Editor’s note:Jim Simon is an active-contemplative on the order of Gregory the Great who resides in No. IL. Jim also serves on the Renovator Ministry board and is a Lectio Divina spiritual director.
Everyday people use their instincts to avoid things. If you are walking along and come up to a hole in the sidewalk instinct tells you, that if it is small enough to step over or walk around it. If you are riding a bike and you come to a street instinct tells you to look both ways prior to crossing the road. Breathing is an instinct, ducking when something is flying at your head is an instinct.
So in this context instincts seem pretty trustworthy and acceptable to follow. It makes sense to do so when it prevents physical harm from coming to you.
If we take this one step farther and look at instinct as it relates to our spiritual wellbeing I would say that in this context more often than not our instincts let us down. If becoming Christ-like requires getting real with ourselves and becoming vulnerable, then our instinct is to turn and run. When we find out that being a follower of Jesus will shed light on all of our faults and imperfections and bring all darkness to the surface then our instinct again is to turn and run.
What about confessing our sins to a family member or close friend? This is absolutely unheard of and very scary. Our instinct is to mash it all down inside and hope that no one will ever see it. It is much easier and much more comfortable for us as long as no one can see past the pretty exterior into our brokenness. And if someone decides to get real and put themselves out there then it ultimately becomes easier for us to turn a blind eye to our problems, because at least we are better people than “that other guy or girl”.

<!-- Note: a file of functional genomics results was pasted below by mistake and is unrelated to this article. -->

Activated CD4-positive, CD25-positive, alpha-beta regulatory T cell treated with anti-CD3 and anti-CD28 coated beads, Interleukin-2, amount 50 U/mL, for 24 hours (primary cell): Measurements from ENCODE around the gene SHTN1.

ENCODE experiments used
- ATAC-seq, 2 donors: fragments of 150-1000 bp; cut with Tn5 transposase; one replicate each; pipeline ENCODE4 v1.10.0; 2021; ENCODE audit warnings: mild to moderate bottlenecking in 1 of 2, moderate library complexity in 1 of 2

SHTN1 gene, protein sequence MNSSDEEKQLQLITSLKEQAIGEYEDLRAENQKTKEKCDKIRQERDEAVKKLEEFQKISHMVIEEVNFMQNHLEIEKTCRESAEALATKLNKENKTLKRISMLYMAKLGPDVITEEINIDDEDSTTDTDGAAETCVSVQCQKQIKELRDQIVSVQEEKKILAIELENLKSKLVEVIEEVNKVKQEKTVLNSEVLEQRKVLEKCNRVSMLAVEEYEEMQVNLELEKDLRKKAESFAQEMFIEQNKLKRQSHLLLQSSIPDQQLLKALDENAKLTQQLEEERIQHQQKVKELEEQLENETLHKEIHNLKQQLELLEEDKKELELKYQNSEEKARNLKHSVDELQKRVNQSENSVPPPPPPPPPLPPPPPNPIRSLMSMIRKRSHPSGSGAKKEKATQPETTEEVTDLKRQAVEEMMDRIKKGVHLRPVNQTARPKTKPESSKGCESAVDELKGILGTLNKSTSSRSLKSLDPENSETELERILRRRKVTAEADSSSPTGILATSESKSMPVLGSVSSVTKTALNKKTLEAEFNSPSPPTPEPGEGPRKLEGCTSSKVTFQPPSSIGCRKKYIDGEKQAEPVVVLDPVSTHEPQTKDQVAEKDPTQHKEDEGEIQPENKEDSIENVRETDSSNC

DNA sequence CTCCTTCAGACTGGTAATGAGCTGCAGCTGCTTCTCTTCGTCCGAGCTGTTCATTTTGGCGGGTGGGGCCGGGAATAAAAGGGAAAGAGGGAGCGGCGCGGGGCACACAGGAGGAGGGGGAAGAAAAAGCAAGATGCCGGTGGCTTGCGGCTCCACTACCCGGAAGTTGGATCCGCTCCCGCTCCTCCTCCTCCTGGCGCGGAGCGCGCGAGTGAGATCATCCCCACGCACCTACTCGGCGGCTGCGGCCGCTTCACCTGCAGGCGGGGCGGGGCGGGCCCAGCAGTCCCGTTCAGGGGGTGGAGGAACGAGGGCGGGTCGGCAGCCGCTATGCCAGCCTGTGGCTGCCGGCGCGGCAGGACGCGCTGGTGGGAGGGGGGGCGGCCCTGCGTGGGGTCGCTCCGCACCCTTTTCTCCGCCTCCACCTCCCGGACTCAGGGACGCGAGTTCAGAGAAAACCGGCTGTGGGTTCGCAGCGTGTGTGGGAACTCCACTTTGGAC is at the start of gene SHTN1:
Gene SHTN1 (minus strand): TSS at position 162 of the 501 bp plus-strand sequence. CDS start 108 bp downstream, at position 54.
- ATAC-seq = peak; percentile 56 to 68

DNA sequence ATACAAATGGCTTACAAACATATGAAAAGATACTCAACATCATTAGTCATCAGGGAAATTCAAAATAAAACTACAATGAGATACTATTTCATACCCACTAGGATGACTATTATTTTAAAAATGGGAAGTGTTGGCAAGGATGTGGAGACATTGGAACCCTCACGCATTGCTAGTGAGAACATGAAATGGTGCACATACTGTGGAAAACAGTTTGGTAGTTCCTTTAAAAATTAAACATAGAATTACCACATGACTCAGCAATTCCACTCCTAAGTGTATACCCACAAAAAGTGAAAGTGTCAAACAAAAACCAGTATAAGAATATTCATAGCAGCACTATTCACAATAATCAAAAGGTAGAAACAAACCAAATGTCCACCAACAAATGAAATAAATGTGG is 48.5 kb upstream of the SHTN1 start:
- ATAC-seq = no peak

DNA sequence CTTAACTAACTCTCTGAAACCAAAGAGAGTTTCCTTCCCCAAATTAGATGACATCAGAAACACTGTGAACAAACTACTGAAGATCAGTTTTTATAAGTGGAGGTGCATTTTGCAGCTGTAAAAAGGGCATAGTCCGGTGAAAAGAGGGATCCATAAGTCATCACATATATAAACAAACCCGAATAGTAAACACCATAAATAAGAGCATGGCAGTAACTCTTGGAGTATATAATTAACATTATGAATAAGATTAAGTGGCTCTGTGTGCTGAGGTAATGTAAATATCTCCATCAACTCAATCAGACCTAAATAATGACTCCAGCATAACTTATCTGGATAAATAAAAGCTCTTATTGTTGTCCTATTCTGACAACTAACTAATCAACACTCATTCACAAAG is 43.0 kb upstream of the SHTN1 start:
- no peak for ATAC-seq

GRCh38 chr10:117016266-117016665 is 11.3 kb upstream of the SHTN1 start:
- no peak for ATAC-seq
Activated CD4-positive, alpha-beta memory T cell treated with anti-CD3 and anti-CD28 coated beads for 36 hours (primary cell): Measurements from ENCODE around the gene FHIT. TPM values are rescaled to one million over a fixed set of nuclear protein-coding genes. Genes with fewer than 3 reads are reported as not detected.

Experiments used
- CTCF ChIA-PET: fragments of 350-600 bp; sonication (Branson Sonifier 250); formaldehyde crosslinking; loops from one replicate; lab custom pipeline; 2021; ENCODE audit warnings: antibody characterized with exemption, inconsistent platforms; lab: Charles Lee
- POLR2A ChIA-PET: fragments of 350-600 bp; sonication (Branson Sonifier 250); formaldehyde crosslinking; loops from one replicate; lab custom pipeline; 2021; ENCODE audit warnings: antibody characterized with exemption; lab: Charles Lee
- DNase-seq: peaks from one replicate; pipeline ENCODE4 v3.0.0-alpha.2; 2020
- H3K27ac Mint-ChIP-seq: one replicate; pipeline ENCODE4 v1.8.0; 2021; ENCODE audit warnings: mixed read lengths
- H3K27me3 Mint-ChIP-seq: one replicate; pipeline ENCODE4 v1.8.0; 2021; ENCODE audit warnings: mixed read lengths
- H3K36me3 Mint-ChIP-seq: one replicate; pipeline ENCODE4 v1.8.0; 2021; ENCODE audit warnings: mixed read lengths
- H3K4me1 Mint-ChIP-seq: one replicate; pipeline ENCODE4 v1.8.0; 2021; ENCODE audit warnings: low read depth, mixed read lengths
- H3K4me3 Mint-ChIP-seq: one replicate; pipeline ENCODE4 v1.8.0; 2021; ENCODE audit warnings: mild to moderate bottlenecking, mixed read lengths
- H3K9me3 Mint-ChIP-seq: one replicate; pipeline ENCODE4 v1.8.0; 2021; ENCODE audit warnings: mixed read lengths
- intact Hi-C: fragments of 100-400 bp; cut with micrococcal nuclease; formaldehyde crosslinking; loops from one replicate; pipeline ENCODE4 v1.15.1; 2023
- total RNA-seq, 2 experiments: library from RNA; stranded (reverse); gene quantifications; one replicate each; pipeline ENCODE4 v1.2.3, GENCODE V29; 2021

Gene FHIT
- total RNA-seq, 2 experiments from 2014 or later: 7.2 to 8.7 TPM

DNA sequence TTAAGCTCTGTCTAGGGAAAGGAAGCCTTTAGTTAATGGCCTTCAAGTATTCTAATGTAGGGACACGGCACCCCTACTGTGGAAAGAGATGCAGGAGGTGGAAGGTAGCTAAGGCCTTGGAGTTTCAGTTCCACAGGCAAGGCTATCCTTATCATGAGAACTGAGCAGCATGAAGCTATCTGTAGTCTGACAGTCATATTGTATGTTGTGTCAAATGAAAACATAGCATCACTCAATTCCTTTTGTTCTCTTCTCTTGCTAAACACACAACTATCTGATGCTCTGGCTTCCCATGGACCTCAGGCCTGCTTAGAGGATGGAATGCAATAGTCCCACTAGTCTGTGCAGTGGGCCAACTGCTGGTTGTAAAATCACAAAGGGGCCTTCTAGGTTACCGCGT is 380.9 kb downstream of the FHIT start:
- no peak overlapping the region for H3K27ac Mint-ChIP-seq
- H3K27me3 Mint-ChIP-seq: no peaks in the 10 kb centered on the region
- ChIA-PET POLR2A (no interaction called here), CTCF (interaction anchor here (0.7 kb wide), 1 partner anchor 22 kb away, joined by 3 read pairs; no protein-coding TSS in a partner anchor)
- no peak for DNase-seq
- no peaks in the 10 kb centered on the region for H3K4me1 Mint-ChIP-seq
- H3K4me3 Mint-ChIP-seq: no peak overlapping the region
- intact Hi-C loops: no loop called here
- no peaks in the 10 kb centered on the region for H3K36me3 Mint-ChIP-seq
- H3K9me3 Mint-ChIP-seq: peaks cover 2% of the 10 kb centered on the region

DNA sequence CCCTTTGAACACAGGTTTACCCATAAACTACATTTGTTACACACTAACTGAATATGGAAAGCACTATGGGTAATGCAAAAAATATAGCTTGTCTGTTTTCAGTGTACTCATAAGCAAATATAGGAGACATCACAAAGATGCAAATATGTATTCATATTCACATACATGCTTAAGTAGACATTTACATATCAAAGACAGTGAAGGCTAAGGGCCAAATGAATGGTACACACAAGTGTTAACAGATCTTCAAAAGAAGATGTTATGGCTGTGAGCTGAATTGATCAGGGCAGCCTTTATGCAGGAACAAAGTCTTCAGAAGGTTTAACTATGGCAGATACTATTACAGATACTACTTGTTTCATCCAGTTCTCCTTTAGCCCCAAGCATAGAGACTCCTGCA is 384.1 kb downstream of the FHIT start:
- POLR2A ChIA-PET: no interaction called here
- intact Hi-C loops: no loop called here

Why is it so easy to be so self-centered? Why is it the natural response to preserve one’s self at all costs (at least the outward appearance)? I bet that if we put ourselves out there, if we really got down and dirty and became completely vulnerable and showed our brokenness that Jesus could not only redeem the broken pieces, but could also use our brokenness in glorious ways to help other broken people.
It is this very instinct to hide ourselves and protect ourselves from others that ultimately smothers our relationship with Jesus and makes us slaves. We are binding ourselves in shackles of our own making. Jesus did all the work at Calvary all we have to do is approach Him with a humble, sinful, broken heart and admit that we don’t have it all together. This will start a change that will be magnificent. No longer will we be steeped in sin. No longer will the evil one be able to keep us second guessing our salvation. No longer will our past hold us captive in the present.
It is time to get real. It is time to admit that you are broken. It is time to thank God for your brokenness because when you finally hit rock bottom, when you finally see what you were then Jesus will meet you there and show you the new you. We need to retrain our instincts, we need to stop worrying about what makes us sinners and start looking towards the One who makes us Saints.
Remember “we do not have a High Priest who cannot sympathize with our weaknesses, but was in all points tempted as we are, yet without sin. Let us therefore come boldly to the throne of grace that we may obtain mercy and find grace to help in time of need.” (Hebrews 4:15-16).
The next time instinct tells you push it all down and let it fester Jesus says to come Boldly to the throne of grace.
There is no grace to be had if you let instinct keep running you down the rabbit hole.